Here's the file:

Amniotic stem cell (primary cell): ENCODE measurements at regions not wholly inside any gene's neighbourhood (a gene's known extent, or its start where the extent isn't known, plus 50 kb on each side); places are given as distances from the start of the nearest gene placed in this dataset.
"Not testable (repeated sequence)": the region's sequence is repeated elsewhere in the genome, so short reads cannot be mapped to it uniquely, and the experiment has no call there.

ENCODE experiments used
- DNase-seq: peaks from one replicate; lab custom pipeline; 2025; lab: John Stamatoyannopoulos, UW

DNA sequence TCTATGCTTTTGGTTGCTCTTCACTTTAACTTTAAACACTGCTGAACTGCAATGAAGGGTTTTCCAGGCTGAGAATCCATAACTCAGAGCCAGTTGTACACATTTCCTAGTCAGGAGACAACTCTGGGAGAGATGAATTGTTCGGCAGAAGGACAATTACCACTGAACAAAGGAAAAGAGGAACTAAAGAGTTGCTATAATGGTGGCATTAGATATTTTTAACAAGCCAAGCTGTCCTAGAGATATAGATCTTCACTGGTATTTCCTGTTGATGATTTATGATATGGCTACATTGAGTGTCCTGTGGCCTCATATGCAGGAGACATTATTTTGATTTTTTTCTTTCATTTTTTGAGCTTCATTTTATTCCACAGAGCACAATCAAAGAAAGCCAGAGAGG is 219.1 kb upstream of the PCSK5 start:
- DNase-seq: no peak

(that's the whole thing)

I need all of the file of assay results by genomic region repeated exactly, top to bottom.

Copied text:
Amniotic stem cell (primary cell): ENCODE measurements at regions not wholly inside any gene's neighbourhood (a gene's known extent, or its start where the extent isn't known, plus 50 kb on each side); places are given as distances from the start of the nearest gene placed in this dataset.
"Not testable (repeated sequence)": the region's sequence is repeated elsewhere in the genome, so short reads cannot be mapped to it uniquely, and the experiment has no call there.

ENCODE experiments used
- DNase-seq: peaks from one replicate; lab custom pipeline; 2025; lab: John Stamatoyannopoulos, UW

DNA sequence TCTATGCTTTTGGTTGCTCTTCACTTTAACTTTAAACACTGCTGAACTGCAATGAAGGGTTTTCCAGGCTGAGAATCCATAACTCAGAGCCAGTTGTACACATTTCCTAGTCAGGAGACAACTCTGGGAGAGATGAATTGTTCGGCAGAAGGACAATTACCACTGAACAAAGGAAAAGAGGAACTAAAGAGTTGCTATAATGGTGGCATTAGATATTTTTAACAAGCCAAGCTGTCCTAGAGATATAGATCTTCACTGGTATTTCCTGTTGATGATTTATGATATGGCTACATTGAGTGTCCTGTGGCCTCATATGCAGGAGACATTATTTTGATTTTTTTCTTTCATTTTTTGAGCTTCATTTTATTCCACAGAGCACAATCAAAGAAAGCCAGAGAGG is 219.1 kb upstream of the PCSK5 start:
- DNase-seq: no peak